YELLOWSTONE NATIONAL PARK

It was on this date back in 1872 that President Grant signed the bill creating Yellowstone National Park.

John Colter, the famous mountain man, was the first Anglo to travel through the area.  In 1807, he returned with fantastic stories of steaming geysers and bubbling cauldrons.  People accused the mountain man of telling tall tales and dubbed the area “Colter’s Hell.”

The key to Yellowstone becoming a national park was the 1871 exploration under the direction of the government geologist Ferdinand Hayden.  Hayden brought along photographer William Jackson and artist Thomas Moran to make a visual record of the expedition.  Their images provided the first proof of Yellowstone’s wonders and caught the attention of Congress.

Early in 1872, Congress moved to set aside 1,221,773 acres of public land straddling the future states of Wyoming, Montana, and Idaho as America’s first national park.

For a nation bent on settling and exploiting the West, the creation of Yellowstone was surprising.  Many congressmen gave it their support simply because they believed the rugged and isolated region was of little economic value.

TIME ZONES

Today is the 29th of February.  As we all know, the 29th comes about once every four years.  It’s something that came about back during the Roman era, or maybe even before.

 However, there is something related to time that began in the era of the Old West.  That’s time zones.  Do you know how they came about?  Well, click on this video and you will.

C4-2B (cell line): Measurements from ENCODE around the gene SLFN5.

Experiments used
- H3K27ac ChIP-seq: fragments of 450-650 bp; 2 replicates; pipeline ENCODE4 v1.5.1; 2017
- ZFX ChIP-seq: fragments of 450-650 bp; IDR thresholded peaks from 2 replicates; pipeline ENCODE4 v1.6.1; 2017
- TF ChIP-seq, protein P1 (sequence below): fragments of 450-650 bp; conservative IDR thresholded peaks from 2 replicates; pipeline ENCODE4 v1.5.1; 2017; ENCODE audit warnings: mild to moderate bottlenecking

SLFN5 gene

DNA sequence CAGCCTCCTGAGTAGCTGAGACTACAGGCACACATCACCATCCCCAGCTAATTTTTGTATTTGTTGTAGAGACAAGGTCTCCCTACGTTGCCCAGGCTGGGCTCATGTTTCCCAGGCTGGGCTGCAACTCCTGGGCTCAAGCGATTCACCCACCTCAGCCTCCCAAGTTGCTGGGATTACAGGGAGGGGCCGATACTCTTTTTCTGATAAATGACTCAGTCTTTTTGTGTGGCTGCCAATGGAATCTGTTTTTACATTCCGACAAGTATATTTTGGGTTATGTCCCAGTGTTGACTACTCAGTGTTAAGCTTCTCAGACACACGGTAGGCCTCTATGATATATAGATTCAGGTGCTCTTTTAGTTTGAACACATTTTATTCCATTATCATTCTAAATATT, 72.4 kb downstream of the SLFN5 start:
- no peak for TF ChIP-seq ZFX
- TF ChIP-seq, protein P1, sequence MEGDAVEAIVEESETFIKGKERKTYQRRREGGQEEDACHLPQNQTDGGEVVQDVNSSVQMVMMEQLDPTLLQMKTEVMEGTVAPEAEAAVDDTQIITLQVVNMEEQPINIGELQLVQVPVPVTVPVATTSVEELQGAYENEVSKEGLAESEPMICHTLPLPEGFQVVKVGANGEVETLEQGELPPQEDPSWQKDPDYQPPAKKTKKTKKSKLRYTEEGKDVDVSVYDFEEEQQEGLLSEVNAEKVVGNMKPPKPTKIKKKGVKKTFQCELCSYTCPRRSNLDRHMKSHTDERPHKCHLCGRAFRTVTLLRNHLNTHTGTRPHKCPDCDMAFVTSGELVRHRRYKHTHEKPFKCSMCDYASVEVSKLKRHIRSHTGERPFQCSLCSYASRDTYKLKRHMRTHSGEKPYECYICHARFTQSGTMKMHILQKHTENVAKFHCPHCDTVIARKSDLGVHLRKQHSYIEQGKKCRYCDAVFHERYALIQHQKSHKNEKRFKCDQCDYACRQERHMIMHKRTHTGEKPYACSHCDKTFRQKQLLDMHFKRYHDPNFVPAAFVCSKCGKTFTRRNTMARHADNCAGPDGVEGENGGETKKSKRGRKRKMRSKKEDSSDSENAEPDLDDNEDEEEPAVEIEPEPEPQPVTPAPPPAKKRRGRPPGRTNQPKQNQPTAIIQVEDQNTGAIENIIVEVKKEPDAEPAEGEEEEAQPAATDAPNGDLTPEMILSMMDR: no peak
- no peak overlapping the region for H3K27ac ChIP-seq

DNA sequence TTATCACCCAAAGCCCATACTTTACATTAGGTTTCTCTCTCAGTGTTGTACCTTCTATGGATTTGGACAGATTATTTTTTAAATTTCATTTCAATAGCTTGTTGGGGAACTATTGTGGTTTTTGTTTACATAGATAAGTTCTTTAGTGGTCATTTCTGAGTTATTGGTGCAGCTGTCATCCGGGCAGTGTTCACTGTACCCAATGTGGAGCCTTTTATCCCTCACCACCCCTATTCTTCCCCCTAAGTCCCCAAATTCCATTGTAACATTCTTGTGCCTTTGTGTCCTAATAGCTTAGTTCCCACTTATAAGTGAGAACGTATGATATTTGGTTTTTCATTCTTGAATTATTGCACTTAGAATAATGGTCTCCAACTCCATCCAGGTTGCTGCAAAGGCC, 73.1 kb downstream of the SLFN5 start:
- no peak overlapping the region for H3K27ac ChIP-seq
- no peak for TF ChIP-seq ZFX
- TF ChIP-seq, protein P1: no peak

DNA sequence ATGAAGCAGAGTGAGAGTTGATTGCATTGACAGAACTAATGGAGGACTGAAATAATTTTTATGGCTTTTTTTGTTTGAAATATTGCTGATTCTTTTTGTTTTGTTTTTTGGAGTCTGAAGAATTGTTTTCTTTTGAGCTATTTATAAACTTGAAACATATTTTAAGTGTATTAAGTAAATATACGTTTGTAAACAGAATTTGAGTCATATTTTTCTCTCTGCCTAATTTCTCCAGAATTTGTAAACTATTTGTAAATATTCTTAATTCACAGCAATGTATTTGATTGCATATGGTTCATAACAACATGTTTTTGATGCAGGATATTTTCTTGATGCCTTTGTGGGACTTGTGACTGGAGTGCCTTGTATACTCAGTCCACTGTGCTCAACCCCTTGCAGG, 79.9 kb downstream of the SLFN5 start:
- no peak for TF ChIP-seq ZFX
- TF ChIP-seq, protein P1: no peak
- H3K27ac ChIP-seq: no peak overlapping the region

RIDING FOR THE BRAND

                                                                                                                                                                                                                                                                                                 I live in the mountains of Northeastern Arizona at 6,500 feet.  This morning when I got up, the wind was blowing in mighty gusts; snow was whirling around; and the temperature was in the 20’s.

 Unfortunately, I had to take our American Border Collie dog Jake for his morning constitution.

 As I walked in the blistery weather I thought about what it would have been like to be an 1800’s cowboy working a winter line shack.  The cabin would have been heated by a small stove that was also used for cooking.  The wind would be howling through all the cracks in the walls and roof.  The temperature inside would be just a bit warmer than outside.

 The ice in the water bucket would have to be thawed out before coffee could be made.  And then you would have to go out and check on the cattle.

 Can you imagine the character it would take to leave that cabin when no one would know if you didn’t?  That’s called “Riding for the Brand.”

PAT GARRETT’S DEATH

It’s interesting how things have changed over the years.  Each week I send a free story about an event that happened during this time in the Old West.  This week’s story is about Sheriff Pat Garrett and how he died.

For those of you who may not be familiar with the circumstances, he was shot in the back while taking a “whizz”.  That’s right, a whizz.  I would say pee, but we want to keep this clean.

The man who confessed and was tried for doing it was Wayne Brazil.  What did he plead?  Self defense.  And he was declared not guilty.

 Don’t try this today folks.

 Incidentally, you can sign up for This Week in the Old West by going to: http://chronicleoftheoldwest.com/this_week_in_the_old_west-signup-new.shtml

 

HIRAM RHOADES REVELS

On this date back in 1870 Hiram Rhoades Revels, a Republican from Natchez, Mississippi, was sworn into the U.S. Senate, becoming the first Black ever to sit in Congress.

 During the Civil War, Revels, a college-educated minister, helped form Black army regiments for the Union cause, started a school for freed men, and served as a chaplain for the Union Army.  Revels remained in the former Confederate state after the war and entered into Reconstruction-era Southern politics.

 It’s interesting to note that the Senate seat Revels held was once held by Jefferson David, the former president of the Confederacy.

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